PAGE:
The Energy Information Administration (EIA) on Wednesday lifted its forecast on Henry Hub natural gas spot prices for 2010 from a month ago, expecting them now to average $4.70/MMBtu, which is 75 cents above 2009’s average price and 22 cents more than government forecasters predicted in June.

Most of the jump in gas prices is expected to occur from now through September “due to projections of increased hurricane activity in the Gulf of Mexico this season, which helped push spot prices higher,” EIA stated in its Short Term Energy Outlook.

Henry Hub spot prices in 2011 now are forecast by EIA to average $5.17/MMBtu, which is 11 cents higher than in its June outlook.

U.S. Gulf of Mexico (GOM) gas output is forecast to fall by around 10% this year and in 2011 “as a result of hurricane outages, the announced offshore drilling moratorium and the decline in active drilling rigs over the last four years,” EIA said.

The estimated median outcome for hurricane outages from June through November is a cumulative 166 Bcf this year, compared with 19 Bcf in 2009.

The offshore drilling moratorium, imposed by the government in late May, is projected to reduce GOM gas output by an average of 0.05 Bcf/d “for the last six months of 2010 and 0.25 Bcf/d for 2011.”

Lower 48 onshore gas production is seen increasing by 2 Bcf/d (3.8%) this year and 0.2 Bcf/d (0.3%) in 2011, forecasters said.

Imports of liquefied natural gas (LNG) now are predicted by EIA to average 1.37 Bcf/d in 2010, which is down by about 0.14 Bcf/d from the June forecast.

Projected LNG imports, however, are forecast to increase to 1.52 Bcf/d in 2011.

“While imports are expected to grow, higher prices in European and Asian markets will likely divert LNG cargoes from the United States,” EIA said.

Gross pipeline imports are expected to be 8.8 Bcf/d this year, which would be a decrease of almost 3% from 2009. In 2011 EIA expects gross pipeline imports to average around 8.2 Bcf/d.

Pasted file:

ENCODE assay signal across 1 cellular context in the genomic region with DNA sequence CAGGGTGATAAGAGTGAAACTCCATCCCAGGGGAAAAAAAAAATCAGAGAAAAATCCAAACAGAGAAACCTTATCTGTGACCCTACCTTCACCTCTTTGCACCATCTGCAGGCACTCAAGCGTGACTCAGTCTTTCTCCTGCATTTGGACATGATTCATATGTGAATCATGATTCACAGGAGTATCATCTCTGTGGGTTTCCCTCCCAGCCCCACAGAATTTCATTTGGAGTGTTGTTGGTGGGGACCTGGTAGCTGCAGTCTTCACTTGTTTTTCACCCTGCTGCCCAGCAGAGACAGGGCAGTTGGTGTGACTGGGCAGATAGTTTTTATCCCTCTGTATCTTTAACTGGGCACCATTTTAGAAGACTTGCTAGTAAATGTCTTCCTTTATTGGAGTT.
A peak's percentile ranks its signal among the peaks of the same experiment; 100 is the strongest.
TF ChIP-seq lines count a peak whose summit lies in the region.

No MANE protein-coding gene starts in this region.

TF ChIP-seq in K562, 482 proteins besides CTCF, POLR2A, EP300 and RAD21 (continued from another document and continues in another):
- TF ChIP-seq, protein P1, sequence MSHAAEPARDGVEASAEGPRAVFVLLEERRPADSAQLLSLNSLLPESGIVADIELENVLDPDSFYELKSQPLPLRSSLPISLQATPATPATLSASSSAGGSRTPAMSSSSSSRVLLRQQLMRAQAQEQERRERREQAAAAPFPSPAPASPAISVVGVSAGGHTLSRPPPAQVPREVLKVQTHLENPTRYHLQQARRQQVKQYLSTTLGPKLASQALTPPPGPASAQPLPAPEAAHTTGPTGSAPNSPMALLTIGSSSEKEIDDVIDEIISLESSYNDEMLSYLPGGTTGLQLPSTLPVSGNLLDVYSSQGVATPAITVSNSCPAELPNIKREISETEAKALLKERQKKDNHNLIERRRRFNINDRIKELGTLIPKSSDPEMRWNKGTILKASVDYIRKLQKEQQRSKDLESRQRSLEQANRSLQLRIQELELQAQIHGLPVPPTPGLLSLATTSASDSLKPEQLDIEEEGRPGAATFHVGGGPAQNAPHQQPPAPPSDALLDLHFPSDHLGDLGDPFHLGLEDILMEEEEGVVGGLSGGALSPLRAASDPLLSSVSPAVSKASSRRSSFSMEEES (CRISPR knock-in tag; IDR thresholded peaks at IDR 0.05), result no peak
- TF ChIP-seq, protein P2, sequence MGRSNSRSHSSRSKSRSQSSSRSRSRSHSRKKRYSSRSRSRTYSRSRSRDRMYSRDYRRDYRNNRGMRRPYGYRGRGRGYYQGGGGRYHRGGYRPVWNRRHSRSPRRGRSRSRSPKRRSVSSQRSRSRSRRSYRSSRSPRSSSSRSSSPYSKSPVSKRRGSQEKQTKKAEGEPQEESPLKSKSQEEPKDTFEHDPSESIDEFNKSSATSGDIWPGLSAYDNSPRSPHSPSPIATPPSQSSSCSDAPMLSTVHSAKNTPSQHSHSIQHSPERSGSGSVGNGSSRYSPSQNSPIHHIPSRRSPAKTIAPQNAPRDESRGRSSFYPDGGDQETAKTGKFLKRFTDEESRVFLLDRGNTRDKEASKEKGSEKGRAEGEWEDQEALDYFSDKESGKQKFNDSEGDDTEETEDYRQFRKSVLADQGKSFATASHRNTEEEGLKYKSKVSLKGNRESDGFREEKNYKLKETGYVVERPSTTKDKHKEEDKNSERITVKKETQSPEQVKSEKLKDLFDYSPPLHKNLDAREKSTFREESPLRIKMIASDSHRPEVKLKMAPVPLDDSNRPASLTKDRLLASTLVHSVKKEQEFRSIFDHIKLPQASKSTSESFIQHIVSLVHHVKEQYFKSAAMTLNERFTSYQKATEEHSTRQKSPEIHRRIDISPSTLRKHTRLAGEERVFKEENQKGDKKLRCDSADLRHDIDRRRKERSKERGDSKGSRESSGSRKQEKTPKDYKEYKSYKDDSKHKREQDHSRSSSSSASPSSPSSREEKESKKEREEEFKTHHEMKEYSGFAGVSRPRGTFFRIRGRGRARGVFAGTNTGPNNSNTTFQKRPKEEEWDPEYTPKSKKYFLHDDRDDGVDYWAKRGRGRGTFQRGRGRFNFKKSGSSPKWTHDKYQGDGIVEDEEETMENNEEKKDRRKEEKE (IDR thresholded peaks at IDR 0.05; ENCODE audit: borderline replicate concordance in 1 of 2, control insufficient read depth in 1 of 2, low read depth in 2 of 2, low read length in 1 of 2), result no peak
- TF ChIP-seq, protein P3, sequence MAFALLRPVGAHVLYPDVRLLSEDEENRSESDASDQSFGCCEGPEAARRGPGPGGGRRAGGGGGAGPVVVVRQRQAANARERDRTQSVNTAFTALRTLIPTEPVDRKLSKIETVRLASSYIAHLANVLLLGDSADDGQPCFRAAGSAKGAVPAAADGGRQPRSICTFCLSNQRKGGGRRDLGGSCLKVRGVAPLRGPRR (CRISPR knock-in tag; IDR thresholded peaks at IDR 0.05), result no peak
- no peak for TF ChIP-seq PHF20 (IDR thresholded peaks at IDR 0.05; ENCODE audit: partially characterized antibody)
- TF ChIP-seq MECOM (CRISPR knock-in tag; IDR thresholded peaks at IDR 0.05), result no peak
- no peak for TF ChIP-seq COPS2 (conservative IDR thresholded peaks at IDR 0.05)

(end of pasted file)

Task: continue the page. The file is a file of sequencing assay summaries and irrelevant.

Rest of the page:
This month’s outlook also revised downward EIA’s projections for oil production resulting from the deepwater drilling moratorium.

According to EIA, the drop in crude oil output from the moratorium, expected to last at least six months, is estimated to average about 31,000 b/d in the last three months of this year, compared with an estimated average of 26,000 b/d forecast last month. Crude output also is forecast to fall by about 82,000 b/d in 2011, which is up from an earlier prediction of 70,000 b/d.

Government analysts said they would continue to refine the estimated moratorium impacts as information is available.

West Texas Intermediate spot crude prices, which ended in June near $76/bbl, are seen averaging $79/bbl over the second half of this year, rising to $83/bbl in 2011. The EIA oil price forecast is unchanged from June.

Annual average residential electricity prices were revised “only moderately” from a month ago, and now are expected to average 11.6 cents/kWh in 2010, up from 11.5 cents in 2009. In 2011 prices are seen averaging around 12 cents/kWh.

Meanwhile, estimated U.S. carbon dioxide emissions from fossil fuels, which fell 7% in 2009, now are forecast to increase by 3.2% this year and 1.6% in 2010 “as economic growth spurs higher energy consumption.”

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